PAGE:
So, my vote: Good Thing.

    • morganlh85 says:

      @pot_roast: Exactly. Keeping people from going to the ER when they have the flu will do a world of wonder for overstressed emergency rooms, and a wonder for hospitals that have stacks of unpaid bills from ER patients seeking treatment for the common cold.

  19. captadam says:

    There’s something weird about commodifying medicine in this manner. Here’s the list of medical services … and here are the associated prices. It’s weird. And it introduces a consumer model into medicine (“I have this, and I want this from my doctor to treat it”) that precludes care for the whole body.

    • treimel says:

      @captadam:

      I think it would be great if medical pricing were this transparent everywhere.

    • P=mv says:

      @captadam: This clinic is in no way intended to replace your GP. It is just that a visit to an emergency/immediate care clinic tends to hover around $250 per regardless of your problem. It is unusual, but I believe it is a step in the right direction.

  20. Urgleglurk says:

    With their reputation, why would anyone in their right mind go to a Wal-Mart for medical care, good prices or not?

  21. windycitygirl68 says:

    So if enough of us come in with sinus infections, will they lower the price? Isn’t that what Walmart is all about – purchasing power? Seriously, though, for people with little or no health insurance, what is wrong with this option?

  22. AndroidHumanoid says:

    Yeah…good idea! “Honey…I think I might have TB. Lets go to Walmart and spread it to hundreds of people”. Around my way, at a little hospital downtown, if you have TB, you’re locked up in a room, and anyone coming in is gowned up from head to toe, complete with mask. Keep your dang TB to yourself!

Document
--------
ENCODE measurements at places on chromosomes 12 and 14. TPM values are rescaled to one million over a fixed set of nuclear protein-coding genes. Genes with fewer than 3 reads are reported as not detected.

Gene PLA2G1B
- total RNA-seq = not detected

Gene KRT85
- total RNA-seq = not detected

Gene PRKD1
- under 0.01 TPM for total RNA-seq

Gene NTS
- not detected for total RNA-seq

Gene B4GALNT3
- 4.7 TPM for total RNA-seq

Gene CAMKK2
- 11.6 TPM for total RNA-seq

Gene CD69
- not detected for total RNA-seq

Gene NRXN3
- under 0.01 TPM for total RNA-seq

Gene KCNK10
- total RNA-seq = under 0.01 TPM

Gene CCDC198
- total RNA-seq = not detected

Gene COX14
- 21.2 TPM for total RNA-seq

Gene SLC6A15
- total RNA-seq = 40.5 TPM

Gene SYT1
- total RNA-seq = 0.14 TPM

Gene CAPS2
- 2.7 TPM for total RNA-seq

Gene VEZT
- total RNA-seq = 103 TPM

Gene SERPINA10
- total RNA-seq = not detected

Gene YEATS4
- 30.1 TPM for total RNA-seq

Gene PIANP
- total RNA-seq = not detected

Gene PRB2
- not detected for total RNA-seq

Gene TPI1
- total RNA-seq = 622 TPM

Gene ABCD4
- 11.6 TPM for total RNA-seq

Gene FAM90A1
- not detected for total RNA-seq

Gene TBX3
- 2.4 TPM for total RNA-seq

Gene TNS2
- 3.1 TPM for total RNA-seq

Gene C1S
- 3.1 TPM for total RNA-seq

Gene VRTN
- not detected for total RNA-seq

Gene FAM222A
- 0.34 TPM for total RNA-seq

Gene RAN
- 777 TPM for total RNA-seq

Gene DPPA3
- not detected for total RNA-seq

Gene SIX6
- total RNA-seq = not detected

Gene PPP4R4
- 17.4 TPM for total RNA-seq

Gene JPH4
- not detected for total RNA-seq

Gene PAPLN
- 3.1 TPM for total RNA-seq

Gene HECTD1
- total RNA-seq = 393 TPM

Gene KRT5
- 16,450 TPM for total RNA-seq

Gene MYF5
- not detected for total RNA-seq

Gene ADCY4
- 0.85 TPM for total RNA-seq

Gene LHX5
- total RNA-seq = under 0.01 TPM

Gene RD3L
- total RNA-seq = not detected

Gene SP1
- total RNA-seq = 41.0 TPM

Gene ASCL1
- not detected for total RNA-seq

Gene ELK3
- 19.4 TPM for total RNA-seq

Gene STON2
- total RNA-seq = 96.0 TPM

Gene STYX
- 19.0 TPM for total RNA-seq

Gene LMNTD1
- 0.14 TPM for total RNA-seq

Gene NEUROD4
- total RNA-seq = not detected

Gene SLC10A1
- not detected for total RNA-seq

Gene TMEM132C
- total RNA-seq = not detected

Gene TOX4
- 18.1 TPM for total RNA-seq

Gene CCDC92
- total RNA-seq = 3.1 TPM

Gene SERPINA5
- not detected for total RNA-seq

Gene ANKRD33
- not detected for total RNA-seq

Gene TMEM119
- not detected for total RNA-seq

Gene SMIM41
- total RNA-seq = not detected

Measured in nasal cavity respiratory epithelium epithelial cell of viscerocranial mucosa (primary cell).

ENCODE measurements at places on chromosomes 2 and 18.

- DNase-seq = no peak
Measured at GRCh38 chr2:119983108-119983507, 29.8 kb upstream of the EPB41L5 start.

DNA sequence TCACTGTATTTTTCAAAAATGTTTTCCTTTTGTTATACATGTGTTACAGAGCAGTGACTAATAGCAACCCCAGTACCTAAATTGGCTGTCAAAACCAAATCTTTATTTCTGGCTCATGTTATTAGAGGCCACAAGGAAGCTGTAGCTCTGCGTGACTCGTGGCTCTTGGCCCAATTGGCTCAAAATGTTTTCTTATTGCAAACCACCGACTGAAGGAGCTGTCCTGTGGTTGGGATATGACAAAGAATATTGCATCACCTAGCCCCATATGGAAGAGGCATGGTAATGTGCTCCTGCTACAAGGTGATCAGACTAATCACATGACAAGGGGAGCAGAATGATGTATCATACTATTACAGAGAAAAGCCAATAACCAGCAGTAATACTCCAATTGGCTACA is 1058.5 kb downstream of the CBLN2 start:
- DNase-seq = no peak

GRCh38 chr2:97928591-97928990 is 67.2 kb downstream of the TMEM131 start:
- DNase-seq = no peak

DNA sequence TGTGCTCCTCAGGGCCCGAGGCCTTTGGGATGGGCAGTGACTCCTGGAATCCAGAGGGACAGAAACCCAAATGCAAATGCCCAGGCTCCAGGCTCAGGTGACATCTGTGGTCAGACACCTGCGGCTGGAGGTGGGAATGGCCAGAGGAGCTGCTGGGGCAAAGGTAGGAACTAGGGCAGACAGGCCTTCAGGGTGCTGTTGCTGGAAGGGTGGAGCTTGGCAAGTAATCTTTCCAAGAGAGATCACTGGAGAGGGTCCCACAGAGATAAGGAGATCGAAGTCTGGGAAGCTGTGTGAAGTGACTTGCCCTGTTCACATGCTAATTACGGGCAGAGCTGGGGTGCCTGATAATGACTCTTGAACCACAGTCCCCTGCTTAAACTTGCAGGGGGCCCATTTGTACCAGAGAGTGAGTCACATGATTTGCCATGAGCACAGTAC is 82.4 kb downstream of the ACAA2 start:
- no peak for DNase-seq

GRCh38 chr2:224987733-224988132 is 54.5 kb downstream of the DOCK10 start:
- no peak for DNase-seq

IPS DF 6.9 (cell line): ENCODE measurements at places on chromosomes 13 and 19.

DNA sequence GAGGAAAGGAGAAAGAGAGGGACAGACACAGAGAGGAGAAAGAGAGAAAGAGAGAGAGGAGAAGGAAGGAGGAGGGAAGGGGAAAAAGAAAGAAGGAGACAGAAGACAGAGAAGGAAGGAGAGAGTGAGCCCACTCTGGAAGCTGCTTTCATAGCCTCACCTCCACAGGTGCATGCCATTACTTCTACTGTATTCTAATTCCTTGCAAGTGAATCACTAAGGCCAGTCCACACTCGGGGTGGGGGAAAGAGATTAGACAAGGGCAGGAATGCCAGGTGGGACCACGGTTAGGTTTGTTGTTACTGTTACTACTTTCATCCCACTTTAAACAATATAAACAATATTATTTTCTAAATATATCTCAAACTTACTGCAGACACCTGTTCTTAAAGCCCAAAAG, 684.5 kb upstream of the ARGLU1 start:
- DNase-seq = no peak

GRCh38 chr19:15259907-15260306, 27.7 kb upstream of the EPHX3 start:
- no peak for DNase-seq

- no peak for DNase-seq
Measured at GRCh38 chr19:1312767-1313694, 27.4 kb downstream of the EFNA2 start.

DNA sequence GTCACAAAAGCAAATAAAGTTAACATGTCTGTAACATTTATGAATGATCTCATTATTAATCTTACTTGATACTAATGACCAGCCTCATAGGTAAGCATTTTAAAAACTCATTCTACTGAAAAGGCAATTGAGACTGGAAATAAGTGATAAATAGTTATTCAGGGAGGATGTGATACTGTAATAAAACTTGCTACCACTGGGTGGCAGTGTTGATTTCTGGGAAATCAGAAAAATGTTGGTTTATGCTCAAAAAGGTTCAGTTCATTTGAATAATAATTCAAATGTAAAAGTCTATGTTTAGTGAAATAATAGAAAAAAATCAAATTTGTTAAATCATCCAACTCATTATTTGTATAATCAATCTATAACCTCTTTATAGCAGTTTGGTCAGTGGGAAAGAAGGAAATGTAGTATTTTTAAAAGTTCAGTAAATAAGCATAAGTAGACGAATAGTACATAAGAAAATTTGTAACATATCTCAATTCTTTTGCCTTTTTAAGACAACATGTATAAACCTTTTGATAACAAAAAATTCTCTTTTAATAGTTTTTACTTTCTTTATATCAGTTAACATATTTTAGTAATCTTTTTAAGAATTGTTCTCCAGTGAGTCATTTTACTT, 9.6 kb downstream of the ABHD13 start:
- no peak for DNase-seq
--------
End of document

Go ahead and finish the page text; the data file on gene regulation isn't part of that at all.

23. Donathius says:

    $70 for earwax removal? If people will actually pay that I’m going to quit my job right now and do earwax removal full-time.

    Although I do like the $70 for a sprain…my emergency room copay is $150. That’s a case where I would totally go to Wal-Mart in lieu of the hospital.

    • boobookitteh says:

      @Donathius: earwax removal is actually more involved than suture removal. If the earwax is all hard and impacted especially. and you have to be careful not to puncture the eardrum.

  24. The_Legend says:

    Considering the reputation of their Lube, Tire, and Battery centers, would you want to take your kid to the same place that you can’t trust with your car?

    • widmer says:

      @The_Legend:

      Pretty sure a Walmart employee won’t be the one you see in the clinic.
      “the local hospital has partnered with the store to offer services right next to the vision center.”

      • The_Legend says:

        @widmer: Yep and I bet there is a battle between the doctors/nurse practitoners to spend there time at the WallyWorld clinic. Probably more of a “Remember your poor record at this hospital? We will let you stay here if you practice at Wal-Mart!”

  25. quirkyrachel says:

    I and my family have used the same models at CVS/Walgreen’s with great results. My dad got stitches out at one, and I had an infection treated at another. It was sooooo much cheaper than going to the ER (even with insurance).

  26. Jesse says:

    Hy-Vee has been doing these in-store clinics for quite some time now. It’s nice for simple medical procedures like ear wax removal, which the doctor will have a nurse do anyways. They’re cheaper and you can usually get right in without much wait.